Maria2956
Level 2
Athens, Greece

Mind you, this causes a huge tax problem in Greece. A host will have to pay all the taxes for the payout money and there is no way to avoid this, even though it includes the co-host's percentage. I am a host with a house which is not close to where I live. So I must have a co-host. I am not a company, I am an individual, and this means that the co-host is not my employee. So I don't know how to pay them. Am I supposed to act illegally and pay black money? 

Gbolahan0
Level 2
Smyrna, GA

Airbnb,

 

I understand you may have to change one or two things sometimes but this is one vital option you need open.

 

This is absolutly not convinient and I will give you examples:

 

1. When I had a property for airbnb in Philadelphia, I never met my cleaner, all she had to do is to give me her email and I register her. The way you have things setup now will have me ask cleaner/co-host to give me their account details. In this age of cyber crime, you are opening a lot of people to financial security risk. I know this because I am a consultant and I work on PCI related issue every day.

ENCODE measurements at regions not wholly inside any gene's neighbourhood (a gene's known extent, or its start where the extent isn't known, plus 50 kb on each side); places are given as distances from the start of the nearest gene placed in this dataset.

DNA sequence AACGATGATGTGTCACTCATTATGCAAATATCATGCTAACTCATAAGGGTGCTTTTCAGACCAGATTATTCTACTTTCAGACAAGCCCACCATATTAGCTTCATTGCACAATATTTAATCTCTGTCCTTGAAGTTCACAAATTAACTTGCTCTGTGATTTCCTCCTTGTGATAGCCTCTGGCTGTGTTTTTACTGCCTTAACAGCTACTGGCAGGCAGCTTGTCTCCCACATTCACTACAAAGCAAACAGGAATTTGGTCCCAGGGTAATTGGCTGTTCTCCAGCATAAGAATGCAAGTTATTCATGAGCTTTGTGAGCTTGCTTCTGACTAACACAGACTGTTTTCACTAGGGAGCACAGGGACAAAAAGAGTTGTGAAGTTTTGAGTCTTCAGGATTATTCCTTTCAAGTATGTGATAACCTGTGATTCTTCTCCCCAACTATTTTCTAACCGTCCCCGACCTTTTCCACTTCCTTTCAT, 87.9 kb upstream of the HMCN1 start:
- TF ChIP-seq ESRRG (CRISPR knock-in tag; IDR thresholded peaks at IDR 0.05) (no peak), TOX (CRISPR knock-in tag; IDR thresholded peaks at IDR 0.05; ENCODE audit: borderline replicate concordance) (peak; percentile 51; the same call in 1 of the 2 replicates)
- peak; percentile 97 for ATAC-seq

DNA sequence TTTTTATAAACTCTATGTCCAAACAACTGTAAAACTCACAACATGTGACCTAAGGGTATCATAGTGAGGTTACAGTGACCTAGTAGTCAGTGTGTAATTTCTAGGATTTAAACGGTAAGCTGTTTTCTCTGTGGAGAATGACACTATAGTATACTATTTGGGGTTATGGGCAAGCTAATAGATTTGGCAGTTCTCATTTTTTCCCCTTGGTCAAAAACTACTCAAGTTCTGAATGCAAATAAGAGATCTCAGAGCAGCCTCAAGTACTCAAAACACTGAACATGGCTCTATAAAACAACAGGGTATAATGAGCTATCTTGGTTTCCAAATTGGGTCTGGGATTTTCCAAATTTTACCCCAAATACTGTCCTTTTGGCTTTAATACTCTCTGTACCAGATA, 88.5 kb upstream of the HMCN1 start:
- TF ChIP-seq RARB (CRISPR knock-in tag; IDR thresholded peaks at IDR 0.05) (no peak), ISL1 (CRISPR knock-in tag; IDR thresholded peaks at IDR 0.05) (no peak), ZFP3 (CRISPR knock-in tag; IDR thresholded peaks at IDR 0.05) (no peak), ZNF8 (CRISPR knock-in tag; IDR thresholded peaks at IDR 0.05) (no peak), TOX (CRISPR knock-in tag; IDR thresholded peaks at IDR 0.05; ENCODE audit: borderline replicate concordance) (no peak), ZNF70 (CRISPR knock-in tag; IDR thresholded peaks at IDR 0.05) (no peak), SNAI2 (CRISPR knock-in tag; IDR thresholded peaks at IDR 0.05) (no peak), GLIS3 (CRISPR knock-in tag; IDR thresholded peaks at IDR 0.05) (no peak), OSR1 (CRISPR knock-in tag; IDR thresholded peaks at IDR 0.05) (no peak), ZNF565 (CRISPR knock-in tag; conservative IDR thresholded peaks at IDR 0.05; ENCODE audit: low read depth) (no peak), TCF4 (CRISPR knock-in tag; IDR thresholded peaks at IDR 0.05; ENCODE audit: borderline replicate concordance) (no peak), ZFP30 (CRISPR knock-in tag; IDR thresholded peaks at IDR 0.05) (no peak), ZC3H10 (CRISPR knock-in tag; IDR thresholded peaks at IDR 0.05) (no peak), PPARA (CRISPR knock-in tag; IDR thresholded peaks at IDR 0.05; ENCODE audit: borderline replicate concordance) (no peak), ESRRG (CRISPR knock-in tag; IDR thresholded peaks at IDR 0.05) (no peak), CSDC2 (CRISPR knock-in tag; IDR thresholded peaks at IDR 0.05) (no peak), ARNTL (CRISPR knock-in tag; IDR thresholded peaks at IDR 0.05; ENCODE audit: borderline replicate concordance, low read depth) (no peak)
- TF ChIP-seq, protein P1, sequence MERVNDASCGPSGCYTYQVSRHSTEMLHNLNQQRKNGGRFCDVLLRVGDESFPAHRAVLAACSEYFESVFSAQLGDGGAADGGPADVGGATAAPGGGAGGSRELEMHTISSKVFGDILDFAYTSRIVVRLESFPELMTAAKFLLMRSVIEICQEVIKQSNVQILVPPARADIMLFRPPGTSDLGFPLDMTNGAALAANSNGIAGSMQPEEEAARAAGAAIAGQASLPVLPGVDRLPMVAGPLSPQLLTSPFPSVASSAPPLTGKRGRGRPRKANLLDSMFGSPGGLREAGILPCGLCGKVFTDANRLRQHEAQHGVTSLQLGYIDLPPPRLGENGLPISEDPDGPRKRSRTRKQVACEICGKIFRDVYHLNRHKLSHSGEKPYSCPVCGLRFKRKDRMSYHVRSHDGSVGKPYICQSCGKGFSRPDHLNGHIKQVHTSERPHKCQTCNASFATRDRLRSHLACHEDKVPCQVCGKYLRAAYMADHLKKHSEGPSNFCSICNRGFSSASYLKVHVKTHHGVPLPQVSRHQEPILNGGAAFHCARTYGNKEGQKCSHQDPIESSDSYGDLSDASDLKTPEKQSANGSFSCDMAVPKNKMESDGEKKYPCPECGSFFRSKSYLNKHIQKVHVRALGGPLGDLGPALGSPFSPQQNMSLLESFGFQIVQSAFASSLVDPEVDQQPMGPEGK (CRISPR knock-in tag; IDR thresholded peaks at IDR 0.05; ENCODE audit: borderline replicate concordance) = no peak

2. You also don't have an open for a dollar amount. This just complicate things e.g lets say, I had a guest who is staying for 3 months and I get $10,000 for that. the lowest amount I can pay a cleaner is 1% which is $1000. Who gives a cleaner $1000 to clean a 2 bedroom apartment (this is not to insult you but to point to my fraustration). Also, cometimes I clean my house my self and don't need the cleaner to do it.

 

3. You gave the option to use other form of payment. If I have to do this, I'll have to give the cleaner 1099 which in most cases they might be unwilling to sign. In such cases, it will be difficult for me to file my tax because from airbnb point of view, the pay me the money not the cleaner.

 

Solution: I know some people may prefer what you have there now especially if they pay a co-host a percentage of the income. However, I believe you need to consider including a dollar amount in the routing option, or revert to the way it was before.

 

Regards

 

Gbolahan

James1033
Level 3
Warrenton, GA

If this is the case they should explain it rather than sit silently and not respond to our questions and complaints.